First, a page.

The Emergency Management Templates provide a sample Geodatabase in each of the application downloads (COP, Mobile, Standard Maps). There is a fourth template for those of you looking to build your own GIS Server and Geodatabase for Emergency Management. This blog entry provides details about the structure of those Template Data Models and how you can use them in your project.
If you are new to GIS you will probably be surprised at the level of enthusiasm and interest in data models in the GIS user community. There are a few key reasons for this interest:
- Data is the biggest investment in GIS for most organizations. The data model directly affects the cost and duration of their projects.
- GIS databases always have to support many applications and many types of maps and reports. It is hard to anticipate all of the data requirements from a typical set of application requirements, so most organizations are driven to look for best practices for database design to make sure their system provides a foundation for future applications.
- Designing and building GIS databases is a relatively new profession and the tools, methods, and design patterns are still emerging.
The purpose of the Emergency Management Template data model is to provide a good design for a Local Emergency Operations Center (EOC) in Louisville, KY. Yes, it can be used in other jurisdictions and for other purposes, but the style of data model and the similarity to the existing data provided by LOJIC, the Local Government GIS organization in Louisville, but there are a number of design decisions made specific to Louisville and the scope of the model is to support some specific applications for an EOC.
So on the one hand, the EMTemplate.mdb can be used as a ready-to-use Geodatabase design, but like we did in building the Louisville example, you will need to go through a process of selecting the right content for your applications and available local data to build your system. Some people think that it would be better for ESRI to provide a universal data model that can handle every situation and produce any kind of map, but we didn’t take that approach because solutions with a scope like that rarely work at a practical level. We want to help you to get to the point of deciding which attributes you need on the FireStation feature class, how your maps should look at 1:10,000 scale, and how you are going to manage a street centerline dataset that works for mapping and for dispatch. We won’t solve all of those problems with EMTemplate.mdb, but at an implementation level this example should help you to get there.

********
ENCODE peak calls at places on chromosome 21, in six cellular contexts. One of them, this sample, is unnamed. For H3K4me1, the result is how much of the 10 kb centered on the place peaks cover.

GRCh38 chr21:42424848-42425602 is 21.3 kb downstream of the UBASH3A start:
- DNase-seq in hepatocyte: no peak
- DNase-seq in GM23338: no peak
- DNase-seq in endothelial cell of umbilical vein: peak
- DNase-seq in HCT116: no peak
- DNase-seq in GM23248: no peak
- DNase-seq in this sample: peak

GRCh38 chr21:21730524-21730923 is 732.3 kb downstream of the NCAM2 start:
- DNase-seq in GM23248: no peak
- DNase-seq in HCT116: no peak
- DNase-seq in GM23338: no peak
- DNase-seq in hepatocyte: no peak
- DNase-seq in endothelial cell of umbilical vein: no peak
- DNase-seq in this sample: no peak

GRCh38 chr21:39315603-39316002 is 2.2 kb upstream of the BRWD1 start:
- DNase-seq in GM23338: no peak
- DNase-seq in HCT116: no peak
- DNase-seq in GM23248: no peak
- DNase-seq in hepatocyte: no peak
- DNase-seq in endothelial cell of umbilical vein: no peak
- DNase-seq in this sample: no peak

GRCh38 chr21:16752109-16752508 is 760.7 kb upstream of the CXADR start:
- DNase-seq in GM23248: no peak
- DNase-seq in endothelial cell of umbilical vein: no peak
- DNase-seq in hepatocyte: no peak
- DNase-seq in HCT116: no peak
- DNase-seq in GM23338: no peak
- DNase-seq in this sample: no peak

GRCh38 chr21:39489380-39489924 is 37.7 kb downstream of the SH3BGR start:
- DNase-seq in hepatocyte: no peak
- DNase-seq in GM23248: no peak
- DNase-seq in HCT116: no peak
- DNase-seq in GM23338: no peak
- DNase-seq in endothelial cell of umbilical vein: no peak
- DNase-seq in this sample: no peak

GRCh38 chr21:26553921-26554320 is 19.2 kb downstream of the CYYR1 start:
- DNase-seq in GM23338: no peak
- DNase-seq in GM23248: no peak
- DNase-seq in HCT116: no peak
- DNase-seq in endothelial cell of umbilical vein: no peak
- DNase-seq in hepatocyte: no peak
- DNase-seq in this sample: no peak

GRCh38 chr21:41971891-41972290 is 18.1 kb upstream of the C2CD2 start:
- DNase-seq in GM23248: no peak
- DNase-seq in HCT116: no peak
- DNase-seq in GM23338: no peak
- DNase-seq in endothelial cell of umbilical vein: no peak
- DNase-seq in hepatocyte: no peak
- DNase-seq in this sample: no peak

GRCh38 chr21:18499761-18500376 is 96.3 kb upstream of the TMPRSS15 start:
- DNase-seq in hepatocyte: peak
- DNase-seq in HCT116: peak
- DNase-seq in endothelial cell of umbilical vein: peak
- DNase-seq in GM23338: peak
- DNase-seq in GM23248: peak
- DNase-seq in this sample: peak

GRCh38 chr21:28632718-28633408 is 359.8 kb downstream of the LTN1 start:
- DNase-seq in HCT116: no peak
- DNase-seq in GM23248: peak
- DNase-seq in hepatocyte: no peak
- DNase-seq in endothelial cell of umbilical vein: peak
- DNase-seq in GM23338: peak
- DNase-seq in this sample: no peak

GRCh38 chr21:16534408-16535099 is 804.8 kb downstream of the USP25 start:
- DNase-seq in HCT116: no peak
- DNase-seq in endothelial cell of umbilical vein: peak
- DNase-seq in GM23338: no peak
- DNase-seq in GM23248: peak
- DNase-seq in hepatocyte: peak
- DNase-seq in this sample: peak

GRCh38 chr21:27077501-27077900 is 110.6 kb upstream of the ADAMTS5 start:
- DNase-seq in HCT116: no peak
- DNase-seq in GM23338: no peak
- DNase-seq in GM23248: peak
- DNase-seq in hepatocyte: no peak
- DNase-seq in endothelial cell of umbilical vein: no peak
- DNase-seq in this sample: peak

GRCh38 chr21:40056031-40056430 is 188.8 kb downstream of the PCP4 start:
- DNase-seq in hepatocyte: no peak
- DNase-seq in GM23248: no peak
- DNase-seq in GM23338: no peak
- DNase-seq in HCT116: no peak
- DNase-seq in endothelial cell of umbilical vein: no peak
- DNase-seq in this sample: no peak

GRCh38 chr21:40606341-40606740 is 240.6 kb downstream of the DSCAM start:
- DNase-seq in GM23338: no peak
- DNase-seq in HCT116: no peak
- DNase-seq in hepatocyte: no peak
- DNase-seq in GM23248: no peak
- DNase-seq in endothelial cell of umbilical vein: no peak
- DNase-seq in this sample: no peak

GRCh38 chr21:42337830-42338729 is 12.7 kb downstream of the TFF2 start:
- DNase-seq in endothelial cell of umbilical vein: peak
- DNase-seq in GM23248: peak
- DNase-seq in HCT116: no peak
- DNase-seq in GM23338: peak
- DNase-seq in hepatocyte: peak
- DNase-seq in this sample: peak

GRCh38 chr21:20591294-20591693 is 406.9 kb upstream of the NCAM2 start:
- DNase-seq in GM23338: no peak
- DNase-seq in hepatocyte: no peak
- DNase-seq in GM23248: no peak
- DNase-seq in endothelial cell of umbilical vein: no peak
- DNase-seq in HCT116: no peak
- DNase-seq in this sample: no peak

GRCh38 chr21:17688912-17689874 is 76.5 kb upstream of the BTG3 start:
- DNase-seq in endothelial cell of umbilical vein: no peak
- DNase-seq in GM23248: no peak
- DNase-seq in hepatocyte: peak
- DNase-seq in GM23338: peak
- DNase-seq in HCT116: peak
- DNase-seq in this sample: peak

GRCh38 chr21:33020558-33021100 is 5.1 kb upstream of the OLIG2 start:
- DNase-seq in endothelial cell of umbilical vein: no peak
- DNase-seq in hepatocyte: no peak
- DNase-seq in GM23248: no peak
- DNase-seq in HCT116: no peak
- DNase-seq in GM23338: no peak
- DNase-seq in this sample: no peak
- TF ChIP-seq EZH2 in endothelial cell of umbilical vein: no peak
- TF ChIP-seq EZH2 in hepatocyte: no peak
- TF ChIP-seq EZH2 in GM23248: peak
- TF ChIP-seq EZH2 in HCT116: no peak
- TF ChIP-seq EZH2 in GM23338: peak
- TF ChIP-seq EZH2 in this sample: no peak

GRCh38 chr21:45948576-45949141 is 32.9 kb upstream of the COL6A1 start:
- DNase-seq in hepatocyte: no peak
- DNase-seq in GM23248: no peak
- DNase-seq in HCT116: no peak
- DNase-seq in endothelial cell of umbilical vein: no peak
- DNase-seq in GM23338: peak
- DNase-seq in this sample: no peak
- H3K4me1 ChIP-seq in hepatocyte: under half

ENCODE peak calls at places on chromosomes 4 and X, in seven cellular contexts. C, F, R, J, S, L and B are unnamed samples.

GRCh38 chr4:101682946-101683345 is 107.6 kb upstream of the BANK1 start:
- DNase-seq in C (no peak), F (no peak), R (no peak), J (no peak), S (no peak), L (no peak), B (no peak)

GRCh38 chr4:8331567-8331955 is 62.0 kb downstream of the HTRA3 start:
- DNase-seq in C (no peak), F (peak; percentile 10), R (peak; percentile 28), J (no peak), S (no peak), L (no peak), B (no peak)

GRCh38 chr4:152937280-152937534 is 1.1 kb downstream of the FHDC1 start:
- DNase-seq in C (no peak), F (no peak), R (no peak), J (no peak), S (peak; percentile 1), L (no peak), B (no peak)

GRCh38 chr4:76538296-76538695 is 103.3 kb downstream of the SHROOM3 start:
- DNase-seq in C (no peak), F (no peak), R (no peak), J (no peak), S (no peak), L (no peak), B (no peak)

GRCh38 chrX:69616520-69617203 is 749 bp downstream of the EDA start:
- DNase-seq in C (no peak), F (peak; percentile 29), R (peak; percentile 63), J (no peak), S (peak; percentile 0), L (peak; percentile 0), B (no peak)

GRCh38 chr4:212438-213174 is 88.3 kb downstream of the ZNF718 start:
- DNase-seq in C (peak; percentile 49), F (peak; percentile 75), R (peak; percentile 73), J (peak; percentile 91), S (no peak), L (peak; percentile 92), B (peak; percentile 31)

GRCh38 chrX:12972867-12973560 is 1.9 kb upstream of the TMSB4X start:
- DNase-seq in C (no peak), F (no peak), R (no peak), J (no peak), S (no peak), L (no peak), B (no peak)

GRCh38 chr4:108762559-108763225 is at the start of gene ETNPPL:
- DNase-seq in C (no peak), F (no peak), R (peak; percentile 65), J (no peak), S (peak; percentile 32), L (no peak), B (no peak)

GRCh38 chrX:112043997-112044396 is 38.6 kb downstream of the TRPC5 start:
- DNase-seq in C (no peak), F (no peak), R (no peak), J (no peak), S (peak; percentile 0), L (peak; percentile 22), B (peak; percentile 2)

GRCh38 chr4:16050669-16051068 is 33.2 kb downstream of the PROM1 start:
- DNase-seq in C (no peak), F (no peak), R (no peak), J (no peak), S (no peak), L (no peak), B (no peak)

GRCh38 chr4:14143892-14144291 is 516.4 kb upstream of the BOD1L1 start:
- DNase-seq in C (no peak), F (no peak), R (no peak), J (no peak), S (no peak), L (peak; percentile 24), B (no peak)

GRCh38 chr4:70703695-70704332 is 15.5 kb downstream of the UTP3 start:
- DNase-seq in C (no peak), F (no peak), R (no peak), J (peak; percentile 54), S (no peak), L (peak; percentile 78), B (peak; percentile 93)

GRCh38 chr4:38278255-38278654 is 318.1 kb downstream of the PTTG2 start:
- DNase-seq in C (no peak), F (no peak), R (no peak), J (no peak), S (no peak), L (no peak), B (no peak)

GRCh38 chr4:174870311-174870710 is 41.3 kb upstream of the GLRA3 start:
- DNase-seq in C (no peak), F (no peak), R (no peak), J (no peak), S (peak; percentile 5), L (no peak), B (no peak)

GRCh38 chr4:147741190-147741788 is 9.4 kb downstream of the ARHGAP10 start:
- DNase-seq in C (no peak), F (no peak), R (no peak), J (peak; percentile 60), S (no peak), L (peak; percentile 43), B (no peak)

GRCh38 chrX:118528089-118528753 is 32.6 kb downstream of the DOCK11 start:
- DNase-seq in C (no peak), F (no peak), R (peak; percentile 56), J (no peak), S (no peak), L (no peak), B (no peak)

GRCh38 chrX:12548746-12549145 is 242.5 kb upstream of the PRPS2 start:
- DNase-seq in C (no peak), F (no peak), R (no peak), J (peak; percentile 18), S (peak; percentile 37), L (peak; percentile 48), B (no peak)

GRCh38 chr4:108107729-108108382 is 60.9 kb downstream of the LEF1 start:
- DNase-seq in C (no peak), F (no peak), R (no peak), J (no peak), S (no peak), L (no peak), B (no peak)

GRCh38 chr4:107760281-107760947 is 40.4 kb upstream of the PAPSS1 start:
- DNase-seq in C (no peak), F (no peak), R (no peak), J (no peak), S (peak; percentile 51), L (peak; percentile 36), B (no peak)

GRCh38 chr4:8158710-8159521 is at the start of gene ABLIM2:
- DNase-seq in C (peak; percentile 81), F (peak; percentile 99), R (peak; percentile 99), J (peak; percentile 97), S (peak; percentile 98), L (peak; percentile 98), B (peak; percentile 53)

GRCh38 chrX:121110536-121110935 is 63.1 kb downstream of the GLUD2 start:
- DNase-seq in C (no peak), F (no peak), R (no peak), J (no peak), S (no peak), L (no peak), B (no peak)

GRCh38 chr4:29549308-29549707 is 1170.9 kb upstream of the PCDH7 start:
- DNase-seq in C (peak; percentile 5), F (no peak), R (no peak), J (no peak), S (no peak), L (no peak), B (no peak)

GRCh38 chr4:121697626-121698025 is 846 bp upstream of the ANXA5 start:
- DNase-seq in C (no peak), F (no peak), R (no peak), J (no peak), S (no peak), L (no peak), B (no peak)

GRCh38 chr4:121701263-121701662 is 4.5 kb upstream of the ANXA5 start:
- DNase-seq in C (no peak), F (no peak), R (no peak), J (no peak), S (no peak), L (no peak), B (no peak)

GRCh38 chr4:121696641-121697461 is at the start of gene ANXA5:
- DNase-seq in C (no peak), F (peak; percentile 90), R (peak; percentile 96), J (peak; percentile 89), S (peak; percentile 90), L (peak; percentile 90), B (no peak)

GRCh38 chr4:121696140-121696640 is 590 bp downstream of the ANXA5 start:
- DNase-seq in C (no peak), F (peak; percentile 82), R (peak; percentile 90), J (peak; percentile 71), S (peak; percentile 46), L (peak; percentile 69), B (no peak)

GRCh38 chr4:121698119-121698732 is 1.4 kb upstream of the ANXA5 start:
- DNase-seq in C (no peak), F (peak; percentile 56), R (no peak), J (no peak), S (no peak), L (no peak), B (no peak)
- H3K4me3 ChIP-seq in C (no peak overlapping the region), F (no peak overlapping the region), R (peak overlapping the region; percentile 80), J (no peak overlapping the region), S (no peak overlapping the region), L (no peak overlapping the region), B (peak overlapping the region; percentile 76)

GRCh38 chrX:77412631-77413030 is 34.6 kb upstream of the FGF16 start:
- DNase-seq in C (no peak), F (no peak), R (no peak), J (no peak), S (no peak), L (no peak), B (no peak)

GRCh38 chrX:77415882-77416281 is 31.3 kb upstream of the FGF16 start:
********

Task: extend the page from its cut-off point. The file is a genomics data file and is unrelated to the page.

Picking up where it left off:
For an introduction to the content of the Template, watch the video.
From the video you should have an initial understanding of the content of the data model templates and you might have some ideas about how to use data you already have. Again, there are 3 main parts to the template geodatabase:
- Basemap – Local Government GIS data and other feature classes to support a Public Safety Basemap.
- Public Safety – Data that can be managed by local government and/or Public Safety groups. These datasets include emergency locations such as shelters, events, resources, along with more detailed information for facilities such as police stations and fire stations.
- Emergency Operations – Data for incidents and related dynamic information.
Note there is a 4th category called LiveFeeds that has its own template to collect information from various sources and formats to create simple feature classes.
Some people may wonder why we are organizing the data into these “logical” groups. The reason is that we envision different workgroups/organizations will manage this information at different times and that the permissions on each of the datasets in those feature datasets will be the same. In general, it is a recommended practice for Geodatabases to put data with the same permissions into feature datasets and grant privileges for all data at the feature dataset level.
You will also notice the DOT_ tables and the Hillshade raster dataset in the screenshot here. The DOT Hazmat tables are part of Emergency Operations, and the Hillshade is used in the Basemap. The reason they are not in the feature datasets is that you cannot put tables and raster datasets into feature datasets in a Geodatabase.